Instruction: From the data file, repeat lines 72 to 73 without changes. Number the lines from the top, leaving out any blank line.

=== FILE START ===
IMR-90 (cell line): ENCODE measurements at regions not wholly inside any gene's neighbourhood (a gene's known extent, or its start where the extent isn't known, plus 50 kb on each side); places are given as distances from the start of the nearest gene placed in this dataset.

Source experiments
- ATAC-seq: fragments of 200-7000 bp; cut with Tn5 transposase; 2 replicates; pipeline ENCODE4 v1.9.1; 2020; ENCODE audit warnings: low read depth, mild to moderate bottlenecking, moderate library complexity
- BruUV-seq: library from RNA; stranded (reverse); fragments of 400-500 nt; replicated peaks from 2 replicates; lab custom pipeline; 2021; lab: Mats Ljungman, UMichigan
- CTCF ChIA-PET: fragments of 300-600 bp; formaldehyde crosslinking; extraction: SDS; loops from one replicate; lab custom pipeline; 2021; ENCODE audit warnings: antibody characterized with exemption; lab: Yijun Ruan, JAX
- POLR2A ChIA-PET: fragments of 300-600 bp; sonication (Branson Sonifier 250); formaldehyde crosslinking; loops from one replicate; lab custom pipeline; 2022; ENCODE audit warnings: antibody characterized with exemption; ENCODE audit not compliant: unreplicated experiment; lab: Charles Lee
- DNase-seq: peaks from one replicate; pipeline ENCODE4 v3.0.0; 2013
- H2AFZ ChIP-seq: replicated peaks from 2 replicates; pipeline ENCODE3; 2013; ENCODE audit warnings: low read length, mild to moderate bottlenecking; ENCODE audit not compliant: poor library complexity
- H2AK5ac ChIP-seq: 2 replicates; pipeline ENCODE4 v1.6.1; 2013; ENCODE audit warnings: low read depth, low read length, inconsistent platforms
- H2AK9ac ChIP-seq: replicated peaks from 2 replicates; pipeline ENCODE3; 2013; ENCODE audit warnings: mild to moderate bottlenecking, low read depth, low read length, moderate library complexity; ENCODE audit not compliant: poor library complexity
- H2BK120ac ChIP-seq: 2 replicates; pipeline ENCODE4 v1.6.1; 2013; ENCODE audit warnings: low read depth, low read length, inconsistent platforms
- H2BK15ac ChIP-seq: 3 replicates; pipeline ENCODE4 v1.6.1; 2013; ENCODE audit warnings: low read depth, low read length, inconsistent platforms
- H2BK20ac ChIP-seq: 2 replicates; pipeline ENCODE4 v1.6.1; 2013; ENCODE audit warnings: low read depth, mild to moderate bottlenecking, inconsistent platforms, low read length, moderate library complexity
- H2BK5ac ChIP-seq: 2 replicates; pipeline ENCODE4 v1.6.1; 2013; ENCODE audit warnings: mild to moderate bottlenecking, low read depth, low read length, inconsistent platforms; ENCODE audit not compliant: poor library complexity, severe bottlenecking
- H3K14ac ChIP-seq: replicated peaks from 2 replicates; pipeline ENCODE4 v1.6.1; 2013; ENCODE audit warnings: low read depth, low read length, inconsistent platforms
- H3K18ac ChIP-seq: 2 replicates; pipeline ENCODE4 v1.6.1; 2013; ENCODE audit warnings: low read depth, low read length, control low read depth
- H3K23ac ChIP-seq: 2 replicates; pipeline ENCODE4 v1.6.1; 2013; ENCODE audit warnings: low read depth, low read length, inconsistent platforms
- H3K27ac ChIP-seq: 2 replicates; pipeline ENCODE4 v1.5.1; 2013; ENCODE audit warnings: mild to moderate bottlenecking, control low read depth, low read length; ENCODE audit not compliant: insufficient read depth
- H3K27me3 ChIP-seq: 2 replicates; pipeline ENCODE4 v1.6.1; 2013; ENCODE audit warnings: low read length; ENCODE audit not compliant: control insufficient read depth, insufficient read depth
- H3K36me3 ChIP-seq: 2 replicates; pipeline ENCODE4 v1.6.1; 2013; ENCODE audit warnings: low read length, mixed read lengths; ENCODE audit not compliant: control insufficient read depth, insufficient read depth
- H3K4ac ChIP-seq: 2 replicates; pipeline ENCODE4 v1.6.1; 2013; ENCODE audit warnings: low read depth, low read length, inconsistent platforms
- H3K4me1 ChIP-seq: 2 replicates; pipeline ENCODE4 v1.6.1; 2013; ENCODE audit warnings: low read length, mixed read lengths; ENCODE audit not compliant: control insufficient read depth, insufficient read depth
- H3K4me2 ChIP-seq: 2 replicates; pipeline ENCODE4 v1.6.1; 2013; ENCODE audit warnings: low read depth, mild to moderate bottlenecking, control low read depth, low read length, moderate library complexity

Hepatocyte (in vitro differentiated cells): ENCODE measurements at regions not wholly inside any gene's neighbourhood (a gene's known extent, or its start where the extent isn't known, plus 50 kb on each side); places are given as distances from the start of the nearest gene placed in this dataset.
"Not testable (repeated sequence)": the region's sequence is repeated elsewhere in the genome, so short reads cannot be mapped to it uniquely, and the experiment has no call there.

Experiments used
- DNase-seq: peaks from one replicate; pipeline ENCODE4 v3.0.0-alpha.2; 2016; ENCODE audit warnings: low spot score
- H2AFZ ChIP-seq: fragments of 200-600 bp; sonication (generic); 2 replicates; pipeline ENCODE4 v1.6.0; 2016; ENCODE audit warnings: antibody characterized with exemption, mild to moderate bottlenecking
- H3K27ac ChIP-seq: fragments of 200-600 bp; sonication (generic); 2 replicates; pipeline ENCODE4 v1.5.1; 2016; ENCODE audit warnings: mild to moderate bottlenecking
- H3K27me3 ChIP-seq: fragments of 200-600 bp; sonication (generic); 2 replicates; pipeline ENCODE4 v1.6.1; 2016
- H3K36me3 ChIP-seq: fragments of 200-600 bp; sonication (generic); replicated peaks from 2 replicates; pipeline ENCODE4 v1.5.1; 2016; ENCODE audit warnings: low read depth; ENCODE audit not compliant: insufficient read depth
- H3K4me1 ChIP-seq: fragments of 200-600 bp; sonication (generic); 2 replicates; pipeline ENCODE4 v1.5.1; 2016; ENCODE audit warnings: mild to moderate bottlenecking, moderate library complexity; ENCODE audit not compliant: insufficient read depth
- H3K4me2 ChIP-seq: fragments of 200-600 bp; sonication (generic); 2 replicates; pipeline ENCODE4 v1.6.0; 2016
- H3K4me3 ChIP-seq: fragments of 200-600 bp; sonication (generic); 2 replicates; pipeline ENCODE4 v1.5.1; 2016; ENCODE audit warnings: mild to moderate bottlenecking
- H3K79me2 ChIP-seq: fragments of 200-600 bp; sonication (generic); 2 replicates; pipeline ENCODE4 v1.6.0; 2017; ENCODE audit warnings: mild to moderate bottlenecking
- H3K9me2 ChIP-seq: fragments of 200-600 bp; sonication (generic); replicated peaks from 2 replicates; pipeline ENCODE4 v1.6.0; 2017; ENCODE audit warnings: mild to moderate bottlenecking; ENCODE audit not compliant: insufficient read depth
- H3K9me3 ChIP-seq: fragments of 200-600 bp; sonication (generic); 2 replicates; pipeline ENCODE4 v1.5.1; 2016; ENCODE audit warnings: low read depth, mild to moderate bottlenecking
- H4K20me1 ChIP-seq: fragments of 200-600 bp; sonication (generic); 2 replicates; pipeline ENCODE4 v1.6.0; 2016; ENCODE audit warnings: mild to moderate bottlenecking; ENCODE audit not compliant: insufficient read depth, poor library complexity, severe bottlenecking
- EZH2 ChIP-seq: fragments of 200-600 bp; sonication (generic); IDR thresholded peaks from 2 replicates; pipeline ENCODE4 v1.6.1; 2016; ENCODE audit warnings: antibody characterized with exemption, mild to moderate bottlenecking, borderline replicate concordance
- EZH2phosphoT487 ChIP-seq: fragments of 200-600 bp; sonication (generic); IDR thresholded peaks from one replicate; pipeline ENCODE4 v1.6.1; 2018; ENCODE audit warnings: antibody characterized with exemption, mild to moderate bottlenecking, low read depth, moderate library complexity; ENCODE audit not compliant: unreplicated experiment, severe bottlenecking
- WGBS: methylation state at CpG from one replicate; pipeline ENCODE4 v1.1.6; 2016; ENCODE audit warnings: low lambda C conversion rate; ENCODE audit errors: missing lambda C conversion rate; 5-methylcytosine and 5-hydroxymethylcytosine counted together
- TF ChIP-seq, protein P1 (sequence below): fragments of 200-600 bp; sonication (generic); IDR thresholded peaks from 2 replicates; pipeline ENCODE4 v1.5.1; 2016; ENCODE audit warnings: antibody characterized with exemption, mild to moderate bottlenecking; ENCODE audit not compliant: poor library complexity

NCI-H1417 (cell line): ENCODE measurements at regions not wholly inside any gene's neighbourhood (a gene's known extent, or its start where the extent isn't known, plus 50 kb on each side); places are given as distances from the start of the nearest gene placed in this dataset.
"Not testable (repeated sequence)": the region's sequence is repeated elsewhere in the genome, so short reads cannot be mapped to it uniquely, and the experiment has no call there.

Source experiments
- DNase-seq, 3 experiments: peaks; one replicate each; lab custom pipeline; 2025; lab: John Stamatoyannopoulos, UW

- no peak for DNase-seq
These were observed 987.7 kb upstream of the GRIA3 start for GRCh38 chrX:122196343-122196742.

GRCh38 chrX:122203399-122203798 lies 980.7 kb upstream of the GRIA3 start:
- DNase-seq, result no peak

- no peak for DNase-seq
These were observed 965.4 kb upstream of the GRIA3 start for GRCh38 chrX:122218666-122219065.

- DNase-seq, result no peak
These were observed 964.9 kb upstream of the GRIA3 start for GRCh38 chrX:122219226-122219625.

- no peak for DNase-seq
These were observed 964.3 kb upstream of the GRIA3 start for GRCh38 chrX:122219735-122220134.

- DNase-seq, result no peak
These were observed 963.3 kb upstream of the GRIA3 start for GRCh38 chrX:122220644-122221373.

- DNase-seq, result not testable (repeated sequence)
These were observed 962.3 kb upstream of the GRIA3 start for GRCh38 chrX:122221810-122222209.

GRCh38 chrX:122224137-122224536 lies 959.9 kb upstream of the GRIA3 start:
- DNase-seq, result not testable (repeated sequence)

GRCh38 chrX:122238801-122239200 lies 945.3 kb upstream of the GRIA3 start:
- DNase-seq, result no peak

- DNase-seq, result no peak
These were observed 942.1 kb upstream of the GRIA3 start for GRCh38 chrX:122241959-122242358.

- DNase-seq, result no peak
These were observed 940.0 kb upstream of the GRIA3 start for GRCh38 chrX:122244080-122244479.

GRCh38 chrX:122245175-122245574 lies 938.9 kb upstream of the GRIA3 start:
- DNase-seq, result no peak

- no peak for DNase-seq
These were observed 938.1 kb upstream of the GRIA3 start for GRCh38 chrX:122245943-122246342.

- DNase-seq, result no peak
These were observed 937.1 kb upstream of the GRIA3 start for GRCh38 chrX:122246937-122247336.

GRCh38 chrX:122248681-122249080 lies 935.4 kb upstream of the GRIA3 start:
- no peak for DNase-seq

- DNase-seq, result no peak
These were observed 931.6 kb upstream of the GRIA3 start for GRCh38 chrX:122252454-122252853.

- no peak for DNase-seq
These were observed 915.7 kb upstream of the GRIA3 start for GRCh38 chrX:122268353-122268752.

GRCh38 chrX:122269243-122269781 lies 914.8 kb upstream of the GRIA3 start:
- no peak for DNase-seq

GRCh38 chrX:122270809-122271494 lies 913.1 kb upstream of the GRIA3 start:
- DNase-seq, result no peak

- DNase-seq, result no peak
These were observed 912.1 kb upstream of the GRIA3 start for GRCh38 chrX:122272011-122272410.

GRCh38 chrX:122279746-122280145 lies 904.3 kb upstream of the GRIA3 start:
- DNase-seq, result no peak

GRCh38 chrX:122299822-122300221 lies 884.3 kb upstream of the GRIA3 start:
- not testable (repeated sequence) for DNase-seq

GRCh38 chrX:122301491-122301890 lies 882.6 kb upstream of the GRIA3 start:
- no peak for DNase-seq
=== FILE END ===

These were observed 938.1 kb upstream of the GRIA3 start for GRCh38 chrX:122245943-122246342.

- DNase-seq, result no peak